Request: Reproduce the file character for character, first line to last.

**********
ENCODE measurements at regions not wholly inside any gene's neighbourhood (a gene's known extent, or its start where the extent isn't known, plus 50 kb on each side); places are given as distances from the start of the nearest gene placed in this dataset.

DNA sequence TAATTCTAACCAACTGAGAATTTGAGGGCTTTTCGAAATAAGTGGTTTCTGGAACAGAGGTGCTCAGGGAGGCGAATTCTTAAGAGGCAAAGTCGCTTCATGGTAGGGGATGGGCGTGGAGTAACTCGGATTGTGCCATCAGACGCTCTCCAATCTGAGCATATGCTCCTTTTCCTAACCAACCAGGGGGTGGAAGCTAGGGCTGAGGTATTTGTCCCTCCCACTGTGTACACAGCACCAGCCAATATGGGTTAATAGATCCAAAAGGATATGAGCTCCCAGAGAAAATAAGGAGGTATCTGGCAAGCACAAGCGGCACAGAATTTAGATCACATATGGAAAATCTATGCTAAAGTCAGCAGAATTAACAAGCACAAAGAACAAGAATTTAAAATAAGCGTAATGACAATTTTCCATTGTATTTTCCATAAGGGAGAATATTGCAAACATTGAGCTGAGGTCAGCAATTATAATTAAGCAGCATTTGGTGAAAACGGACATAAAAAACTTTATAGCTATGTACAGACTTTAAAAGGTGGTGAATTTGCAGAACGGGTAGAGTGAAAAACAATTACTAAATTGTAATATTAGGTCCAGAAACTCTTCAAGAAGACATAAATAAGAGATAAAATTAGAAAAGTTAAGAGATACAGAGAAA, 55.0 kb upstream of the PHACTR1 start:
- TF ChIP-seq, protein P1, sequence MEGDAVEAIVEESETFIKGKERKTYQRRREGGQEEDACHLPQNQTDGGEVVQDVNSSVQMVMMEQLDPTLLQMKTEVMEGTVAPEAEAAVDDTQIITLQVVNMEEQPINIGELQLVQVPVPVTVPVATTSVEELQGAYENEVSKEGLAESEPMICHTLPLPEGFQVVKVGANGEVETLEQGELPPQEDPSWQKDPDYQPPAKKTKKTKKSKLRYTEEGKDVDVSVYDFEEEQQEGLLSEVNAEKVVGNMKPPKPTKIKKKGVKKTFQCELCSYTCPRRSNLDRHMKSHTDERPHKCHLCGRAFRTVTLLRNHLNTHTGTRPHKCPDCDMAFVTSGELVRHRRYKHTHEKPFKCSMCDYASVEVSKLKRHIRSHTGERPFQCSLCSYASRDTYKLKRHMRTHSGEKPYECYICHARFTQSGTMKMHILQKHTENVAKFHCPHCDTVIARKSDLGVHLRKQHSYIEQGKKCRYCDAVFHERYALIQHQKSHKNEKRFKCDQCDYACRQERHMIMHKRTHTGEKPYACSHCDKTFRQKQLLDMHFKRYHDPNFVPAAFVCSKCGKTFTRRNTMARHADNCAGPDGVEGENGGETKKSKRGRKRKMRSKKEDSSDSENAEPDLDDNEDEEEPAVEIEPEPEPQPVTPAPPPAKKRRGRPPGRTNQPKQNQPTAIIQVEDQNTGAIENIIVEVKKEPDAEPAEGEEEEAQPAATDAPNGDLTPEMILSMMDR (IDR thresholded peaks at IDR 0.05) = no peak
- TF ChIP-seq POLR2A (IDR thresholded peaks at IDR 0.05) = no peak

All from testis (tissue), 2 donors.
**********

ENCODE measurements at regions not wholly inside any gene's neighbourhood (a gene's known extent, or its start where the extent isn't known, plus 50 kb on each side); places are given as distances from the start of the nearest gene placed in this dataset.

DNA sequence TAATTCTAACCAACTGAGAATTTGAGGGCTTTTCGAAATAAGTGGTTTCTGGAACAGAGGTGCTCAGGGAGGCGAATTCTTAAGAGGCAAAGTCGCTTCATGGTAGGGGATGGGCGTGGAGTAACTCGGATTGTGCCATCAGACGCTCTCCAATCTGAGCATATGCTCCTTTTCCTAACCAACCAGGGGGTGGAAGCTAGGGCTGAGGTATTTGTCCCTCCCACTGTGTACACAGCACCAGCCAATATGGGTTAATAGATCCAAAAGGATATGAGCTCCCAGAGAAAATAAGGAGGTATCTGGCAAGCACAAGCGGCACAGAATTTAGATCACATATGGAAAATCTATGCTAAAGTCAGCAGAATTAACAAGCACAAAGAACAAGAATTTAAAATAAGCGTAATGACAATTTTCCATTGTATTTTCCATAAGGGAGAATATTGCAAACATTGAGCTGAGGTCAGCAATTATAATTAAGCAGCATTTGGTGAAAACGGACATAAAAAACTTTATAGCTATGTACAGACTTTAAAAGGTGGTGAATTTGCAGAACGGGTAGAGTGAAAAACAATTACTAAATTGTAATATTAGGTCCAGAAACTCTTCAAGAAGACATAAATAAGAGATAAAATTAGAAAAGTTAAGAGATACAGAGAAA, 55.0 kb upstream of the PHACTR1 start:
- TF ChIP-seq, protein P1, sequence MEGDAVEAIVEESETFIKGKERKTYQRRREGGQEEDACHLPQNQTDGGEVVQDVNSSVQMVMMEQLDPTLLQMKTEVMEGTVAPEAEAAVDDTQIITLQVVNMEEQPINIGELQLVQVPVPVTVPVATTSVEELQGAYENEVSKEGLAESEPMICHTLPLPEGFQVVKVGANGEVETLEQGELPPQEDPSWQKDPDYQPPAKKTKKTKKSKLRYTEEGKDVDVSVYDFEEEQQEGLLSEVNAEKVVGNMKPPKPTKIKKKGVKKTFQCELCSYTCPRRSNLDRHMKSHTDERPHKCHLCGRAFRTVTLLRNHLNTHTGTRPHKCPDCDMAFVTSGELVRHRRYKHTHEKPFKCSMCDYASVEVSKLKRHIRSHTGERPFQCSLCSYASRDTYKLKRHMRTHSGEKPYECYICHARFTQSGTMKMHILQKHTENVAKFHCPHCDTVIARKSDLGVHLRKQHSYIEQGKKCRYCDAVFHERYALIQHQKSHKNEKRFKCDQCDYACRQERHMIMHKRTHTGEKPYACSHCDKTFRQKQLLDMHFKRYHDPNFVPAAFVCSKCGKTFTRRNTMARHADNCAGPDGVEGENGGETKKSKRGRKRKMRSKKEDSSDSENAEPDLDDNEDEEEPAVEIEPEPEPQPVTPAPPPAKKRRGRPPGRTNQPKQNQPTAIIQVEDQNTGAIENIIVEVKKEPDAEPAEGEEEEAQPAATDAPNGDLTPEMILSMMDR (IDR thresholded peaks at IDR 0.05) = no peak
- TF ChIP-seq POLR2A (IDR thresholded peaks at IDR 0.05) = no peak

All from testis (tissue), 2 donors.